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Black Femininity and Voodoo

by Shelby Hawkins on June 19, 2018

Marvel’s Cloak and Dagger recently explored the history of vodou in the episode entitled “Stained Glass”. In a short scene, Tyrone visits Evita, who gives tours of the resting place of the Vodou priestess Marie Laveau. Louisiana knows her as the Creole practitioner of Vodun.“Vodou is at its core, a diverse collection of religious and cultural traditions that can either standalone, or be added to your faith,” Evita tells the group, as Ty watches.

Aside from the beautiful cinematography and the New Orleans-inspired set design, Marvel is also showcasing the importance of women in vodou.

People travel from all over just to see Marie Laveau, a staple of the religion. It is uniquely significant because women are not typically not held in the same esteem as men in religious practices. They are not always allowed to hold a leadership position or be priests or rabbis. Women apart of voodooism find themselves in the inspiring position to not only be in the same standing as men, but lead them.

A woman’s role and black femininity is hyper-relevant in vodou tradition and spirituality. For instance, the main loas (or senior spirits) all manifest as women. Similarly to cultures within Africa or the African diaspora, there is often a strong matriarch who heads the family.

So, does culture mimic religion or is religion mimicking culture?

Three Ezilis

Ezilis, or female spirits, are thought to be manifestations of the Virgin Mary within Haitian Vodou culture. Each one of the female spirits represents women empowerment and disempowerment through their physical appearances and actions; Women from varying socioeconomic statuses are able to see themselves in the spirits, which is partially why vodou is considered a religion of autonomy because their [the spirits] messages are enigmatic and catalyze action rather than making commandments.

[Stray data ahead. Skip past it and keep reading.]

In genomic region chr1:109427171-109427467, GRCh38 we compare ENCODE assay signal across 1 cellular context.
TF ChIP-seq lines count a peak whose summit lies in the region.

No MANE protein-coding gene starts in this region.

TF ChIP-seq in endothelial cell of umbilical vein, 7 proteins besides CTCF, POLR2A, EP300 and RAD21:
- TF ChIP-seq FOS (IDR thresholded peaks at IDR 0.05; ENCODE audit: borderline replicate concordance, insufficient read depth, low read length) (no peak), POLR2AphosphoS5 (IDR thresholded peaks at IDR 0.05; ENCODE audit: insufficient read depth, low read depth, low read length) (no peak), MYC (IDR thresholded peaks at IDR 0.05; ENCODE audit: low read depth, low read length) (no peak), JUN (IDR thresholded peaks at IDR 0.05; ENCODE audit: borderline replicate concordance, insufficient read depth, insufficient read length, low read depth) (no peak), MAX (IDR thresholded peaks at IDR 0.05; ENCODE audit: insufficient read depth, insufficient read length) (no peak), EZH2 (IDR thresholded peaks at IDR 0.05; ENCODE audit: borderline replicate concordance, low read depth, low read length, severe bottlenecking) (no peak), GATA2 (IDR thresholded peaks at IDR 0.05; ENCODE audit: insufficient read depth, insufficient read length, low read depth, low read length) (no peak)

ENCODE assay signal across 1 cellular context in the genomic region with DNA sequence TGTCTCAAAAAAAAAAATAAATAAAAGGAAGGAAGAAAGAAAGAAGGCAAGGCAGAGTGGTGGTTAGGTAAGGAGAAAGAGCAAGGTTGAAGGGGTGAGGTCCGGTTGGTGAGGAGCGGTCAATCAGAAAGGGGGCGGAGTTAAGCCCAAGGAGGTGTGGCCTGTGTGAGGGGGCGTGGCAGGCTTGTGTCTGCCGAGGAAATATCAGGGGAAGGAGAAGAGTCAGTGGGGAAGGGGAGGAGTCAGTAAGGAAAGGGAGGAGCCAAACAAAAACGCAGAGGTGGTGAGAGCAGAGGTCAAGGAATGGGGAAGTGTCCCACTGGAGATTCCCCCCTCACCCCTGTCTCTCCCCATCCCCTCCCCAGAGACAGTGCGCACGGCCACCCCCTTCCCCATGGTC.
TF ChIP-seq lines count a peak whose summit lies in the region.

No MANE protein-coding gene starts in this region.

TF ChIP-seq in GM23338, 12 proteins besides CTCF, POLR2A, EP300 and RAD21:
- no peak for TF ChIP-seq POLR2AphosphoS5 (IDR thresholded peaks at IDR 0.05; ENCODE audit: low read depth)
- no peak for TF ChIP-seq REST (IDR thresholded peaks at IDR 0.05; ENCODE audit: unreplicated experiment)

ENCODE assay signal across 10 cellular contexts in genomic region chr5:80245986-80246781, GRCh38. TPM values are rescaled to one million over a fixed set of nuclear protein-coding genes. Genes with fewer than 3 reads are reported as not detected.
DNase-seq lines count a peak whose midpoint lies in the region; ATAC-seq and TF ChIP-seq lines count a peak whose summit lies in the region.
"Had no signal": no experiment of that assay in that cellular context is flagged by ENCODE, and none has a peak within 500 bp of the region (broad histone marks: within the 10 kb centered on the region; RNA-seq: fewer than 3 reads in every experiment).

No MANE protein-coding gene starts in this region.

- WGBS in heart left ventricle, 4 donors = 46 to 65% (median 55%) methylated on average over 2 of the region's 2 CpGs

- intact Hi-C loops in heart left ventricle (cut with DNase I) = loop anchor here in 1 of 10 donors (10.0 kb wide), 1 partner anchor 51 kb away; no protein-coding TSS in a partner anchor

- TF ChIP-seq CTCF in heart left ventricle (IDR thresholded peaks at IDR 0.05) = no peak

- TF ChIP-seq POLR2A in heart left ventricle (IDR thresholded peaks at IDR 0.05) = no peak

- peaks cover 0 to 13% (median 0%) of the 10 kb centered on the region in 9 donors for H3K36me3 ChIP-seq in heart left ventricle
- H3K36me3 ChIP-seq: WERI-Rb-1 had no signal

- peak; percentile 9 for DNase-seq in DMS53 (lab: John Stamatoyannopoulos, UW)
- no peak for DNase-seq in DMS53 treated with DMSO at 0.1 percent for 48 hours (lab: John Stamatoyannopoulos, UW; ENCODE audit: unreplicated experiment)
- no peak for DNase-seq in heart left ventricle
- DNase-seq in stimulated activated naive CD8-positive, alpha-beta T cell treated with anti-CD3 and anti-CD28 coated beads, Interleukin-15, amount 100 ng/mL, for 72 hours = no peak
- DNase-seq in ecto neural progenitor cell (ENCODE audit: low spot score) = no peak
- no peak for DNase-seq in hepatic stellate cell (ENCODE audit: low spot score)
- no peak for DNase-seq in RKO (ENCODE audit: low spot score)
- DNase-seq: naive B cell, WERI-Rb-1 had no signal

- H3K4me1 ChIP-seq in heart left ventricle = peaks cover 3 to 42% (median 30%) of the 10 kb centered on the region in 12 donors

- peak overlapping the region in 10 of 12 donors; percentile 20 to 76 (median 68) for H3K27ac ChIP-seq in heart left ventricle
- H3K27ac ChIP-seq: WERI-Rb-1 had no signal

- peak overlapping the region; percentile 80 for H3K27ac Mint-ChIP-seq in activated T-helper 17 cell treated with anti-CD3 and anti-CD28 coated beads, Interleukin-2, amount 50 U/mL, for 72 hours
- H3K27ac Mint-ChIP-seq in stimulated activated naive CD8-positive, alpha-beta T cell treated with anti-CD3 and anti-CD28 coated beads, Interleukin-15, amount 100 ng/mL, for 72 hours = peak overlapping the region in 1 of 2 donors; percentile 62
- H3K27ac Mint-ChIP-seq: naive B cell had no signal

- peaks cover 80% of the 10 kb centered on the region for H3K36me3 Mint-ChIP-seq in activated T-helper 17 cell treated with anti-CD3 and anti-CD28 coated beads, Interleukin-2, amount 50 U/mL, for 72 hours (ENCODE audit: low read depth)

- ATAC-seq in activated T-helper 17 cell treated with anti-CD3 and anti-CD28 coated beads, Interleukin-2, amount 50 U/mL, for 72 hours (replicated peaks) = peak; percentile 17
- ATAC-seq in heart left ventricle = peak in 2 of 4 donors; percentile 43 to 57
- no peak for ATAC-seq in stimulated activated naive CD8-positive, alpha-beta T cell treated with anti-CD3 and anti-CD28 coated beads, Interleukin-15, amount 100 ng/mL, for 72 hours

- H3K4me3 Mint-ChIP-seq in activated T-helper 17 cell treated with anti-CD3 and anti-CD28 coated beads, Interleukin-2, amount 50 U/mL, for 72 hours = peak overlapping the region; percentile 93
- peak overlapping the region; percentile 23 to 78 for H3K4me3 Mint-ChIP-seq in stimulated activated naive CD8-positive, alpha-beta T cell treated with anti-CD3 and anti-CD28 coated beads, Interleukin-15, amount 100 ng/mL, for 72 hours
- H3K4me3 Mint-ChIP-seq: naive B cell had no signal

The ezilis are more tangible aspirations because they reflect society more honestly. Women apart of judeo-christian religions must look for themselves in representations of Jesus’ mother, someone who is perfect and less identifiable.

Ezili Lasyrenn

One ezili described is Lasyrenn- a Black mermaid who beckons people to go with her back to Ginen (Africa), Africa also meaning wisdom. When people, mainly women, are captured by Lasyrenn, they disappear for 3 days at a time. When they return, they come back with a heightened knowledge of a healer. Subsequently, they also return with fairer skin and straighter hair.

Ezili Danto

A Black mammy-ish figure called Ezili Dantò is said to be an evil spirit, or baka. She is childbearing, sexual (not hetero), unmarried, temperamental and mute. However, Dantò’s muteness is not to be conflated with silence because her audible noises have very specific meanings. For example, Ezili Dantò makes a sound like a, ‘dey-dey-dey’, which  honors the mother of a new child. Dantò also vomits blood alongside the woman murdered by her partner.

Ezili Freda

Ezili Freda, a white, affluent and vain woman is the epitome of men’s dreams and women’s superficial values. She is known for being sweet, but having a nasty temper. Freda adorns herself with jewels and men, and so her identity is ingrained in upper-class women.

There is story of a Haitian immigrant named Alourdes, who goes missing at age 7 for three days, yet she never receives religious instruction like the story with Lasyrenn tells. After her journey, Alourdes finds herself identifying with Ezili Dantò, who she refers to as “mother”.

Dantò looks and acts more like a woman of lower social class, yet she still is independent. Ezili Freda is of course the opposite of that, and Alourdes exemplifies all three spirits. While she craves autonomy and knowledge, she also craves the romantic attention and beauty that Freda has.

Without the inclusion of female spirits, especially ones that are liberated, it is unlikely that female practitioners in voodooism would feel as connected to the spirits. Part of the religion emphasizes maintaining a close relationship to the ezilis, and through that relationship, Alourdes gains empowerment.

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Shelby Hawkins
My name is Shelby, like the mustang, and I am an avid lover of photography, literature and desserts. I identify as a proud feminist and Pan-Africanist; hopefully that manifests in my writing.
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